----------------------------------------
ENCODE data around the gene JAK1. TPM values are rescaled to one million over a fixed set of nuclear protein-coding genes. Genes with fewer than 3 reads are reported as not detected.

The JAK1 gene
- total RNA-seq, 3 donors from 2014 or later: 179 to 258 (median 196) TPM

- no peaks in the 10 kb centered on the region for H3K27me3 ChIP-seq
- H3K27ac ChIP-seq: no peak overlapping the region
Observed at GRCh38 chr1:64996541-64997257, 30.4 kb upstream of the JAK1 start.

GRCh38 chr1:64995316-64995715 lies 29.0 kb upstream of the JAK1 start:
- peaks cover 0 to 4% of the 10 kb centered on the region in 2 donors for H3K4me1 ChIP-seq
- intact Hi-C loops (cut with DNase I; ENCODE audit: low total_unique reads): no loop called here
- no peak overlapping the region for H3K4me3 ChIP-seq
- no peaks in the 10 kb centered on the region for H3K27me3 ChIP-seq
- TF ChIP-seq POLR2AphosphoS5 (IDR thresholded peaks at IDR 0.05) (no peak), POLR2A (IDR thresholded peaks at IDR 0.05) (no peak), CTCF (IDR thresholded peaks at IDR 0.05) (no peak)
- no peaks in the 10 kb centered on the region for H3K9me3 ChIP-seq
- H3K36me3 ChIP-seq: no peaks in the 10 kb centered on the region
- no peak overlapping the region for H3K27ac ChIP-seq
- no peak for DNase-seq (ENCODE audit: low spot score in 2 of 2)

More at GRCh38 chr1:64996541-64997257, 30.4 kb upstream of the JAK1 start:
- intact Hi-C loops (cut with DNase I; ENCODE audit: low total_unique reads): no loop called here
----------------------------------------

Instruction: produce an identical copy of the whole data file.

ENCODE data around the gene JAK1. TPM values are rescaled to one million over a fixed set of nuclear protein-coding genes. Genes with fewer than 3 reads are reported as not detected.

The JAK1 gene
- total RNA-seq, 3 donors from 2014 or later: 179 to 258 (median 196) TPM

- no peaks in the 10 kb centered on the region for H3K27me3 ChIP-seq
- H3K27ac ChIP-seq: no peak overlapping the region
Observed at GRCh38 chr1:64996541-64997257, 30.4 kb upstream of the JAK1 start.

GRCh38 chr1:64995316-64995715 lies 29.0 kb upstream of the JAK1 start:
- peaks cover 0 to 4% of the 10 kb centered on the region in 2 donors for H3K4me1 ChIP-seq
- intact Hi-C loops (cut with DNase I; ENCODE audit: low total_unique reads): no loop called here
- no peak overlapping the region for H3K4me3 ChIP-seq
- no peaks in the 10 kb centered on the region for H3K27me3 ChIP-seq
- TF ChIP-seq POLR2AphosphoS5 (IDR thresholded peaks at IDR 0.05) (no peak), POLR2A (IDR thresholded peaks at IDR 0.05) (no peak), CTCF (IDR thresholded peaks at IDR 0.05) (no peak)
- no peaks in the 10 kb centered on the region for H3K9me3 ChIP-seq
- H3K36me3 ChIP-seq: no peaks in the 10 kb centered on the region
- no peak overlapping the region for H3K27ac ChIP-seq
- no peak for DNase-seq (ENCODE audit: low spot score in 2 of 2)

More at GRCh38 chr1:64996541-64997257, 30.4 kb upstream of the JAK1 start:
- intact Hi-C loops (cut with DNase I; ENCODE audit: low total_unique reads): no loop called here